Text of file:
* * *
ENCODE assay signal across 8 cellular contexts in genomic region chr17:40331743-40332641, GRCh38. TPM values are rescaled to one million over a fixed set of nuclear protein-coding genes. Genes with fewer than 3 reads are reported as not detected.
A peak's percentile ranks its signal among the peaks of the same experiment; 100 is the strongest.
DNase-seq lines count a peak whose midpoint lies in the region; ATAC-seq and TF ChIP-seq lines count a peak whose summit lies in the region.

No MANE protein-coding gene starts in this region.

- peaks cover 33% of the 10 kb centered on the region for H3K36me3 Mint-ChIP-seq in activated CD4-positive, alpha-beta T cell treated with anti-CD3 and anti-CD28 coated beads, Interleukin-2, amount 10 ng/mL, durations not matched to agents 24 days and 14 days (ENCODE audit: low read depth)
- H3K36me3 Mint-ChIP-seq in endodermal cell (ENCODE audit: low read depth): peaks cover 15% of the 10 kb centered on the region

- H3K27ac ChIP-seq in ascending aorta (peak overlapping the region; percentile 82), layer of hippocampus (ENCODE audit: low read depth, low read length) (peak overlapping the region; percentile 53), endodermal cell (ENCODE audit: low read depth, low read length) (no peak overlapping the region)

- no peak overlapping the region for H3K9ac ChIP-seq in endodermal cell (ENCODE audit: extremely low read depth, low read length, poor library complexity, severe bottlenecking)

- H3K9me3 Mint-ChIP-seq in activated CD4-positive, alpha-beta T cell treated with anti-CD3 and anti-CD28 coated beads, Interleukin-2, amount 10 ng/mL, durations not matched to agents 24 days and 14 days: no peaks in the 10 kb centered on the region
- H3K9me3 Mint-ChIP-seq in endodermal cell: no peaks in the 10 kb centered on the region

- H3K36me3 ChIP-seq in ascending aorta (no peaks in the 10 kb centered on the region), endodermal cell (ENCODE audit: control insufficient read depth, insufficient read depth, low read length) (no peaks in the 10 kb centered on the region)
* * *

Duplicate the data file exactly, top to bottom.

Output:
ENCODE assay signal across 8 cellular contexts in genomic region chr17:40331743-40332641, GRCh38. TPM values are rescaled to one million over a fixed set of nuclear protein-coding genes. Genes with fewer than 3 reads are reported as not detected.
A peak's percentile ranks its signal among the peaks of the same experiment; 100 is the strongest.
DNase-seq lines count a peak whose midpoint lies in the region; ATAC-seq and TF ChIP-seq lines count a peak whose summit lies in the region.

No MANE protein-coding gene starts in this region.

- peaks cover 33% of the 10 kb centered on the region for H3K36me3 Mint-ChIP-seq in activated CD4-positive, alpha-beta T cell treated with anti-CD3 and anti-CD28 coated beads, Interleukin-2, amount 10 ng/mL, durations not matched to agents 24 days and 14 days (ENCODE audit: low read depth)
- H3K36me3 Mint-ChIP-seq in endodermal cell (ENCODE audit: low read depth): peaks cover 15% of the 10 kb centered on the region

- H3K27ac ChIP-seq in ascending aorta (peak overlapping the region; percentile 82), layer of hippocampus (ENCODE audit: low read depth, low read length) (peak overlapping the region; percentile 53), endodermal cell (ENCODE audit: low read depth, low read length) (no peak overlapping the region)

- no peak overlapping the region for H3K9ac ChIP-seq in endodermal cell (ENCODE audit: extremely low read depth, low read length, poor library complexity, severe bottlenecking)

- H3K9me3 Mint-ChIP-seq in activated CD4-positive, alpha-beta T cell treated with anti-CD3 and anti-CD28 coated beads, Interleukin-2, amount 10 ng/mL, durations not matched to agents 24 days and 14 days: no peaks in the 10 kb centered on the region
- H3K9me3 Mint-ChIP-seq in endodermal cell: no peaks in the 10 kb centered on the region

- H3K36me3 ChIP-seq in ascending aorta (no peaks in the 10 kb centered on the region), endodermal cell (ENCODE audit: control insufficient read depth, insufficient read depth, low read length) (no peaks in the 10 kb centered on the region)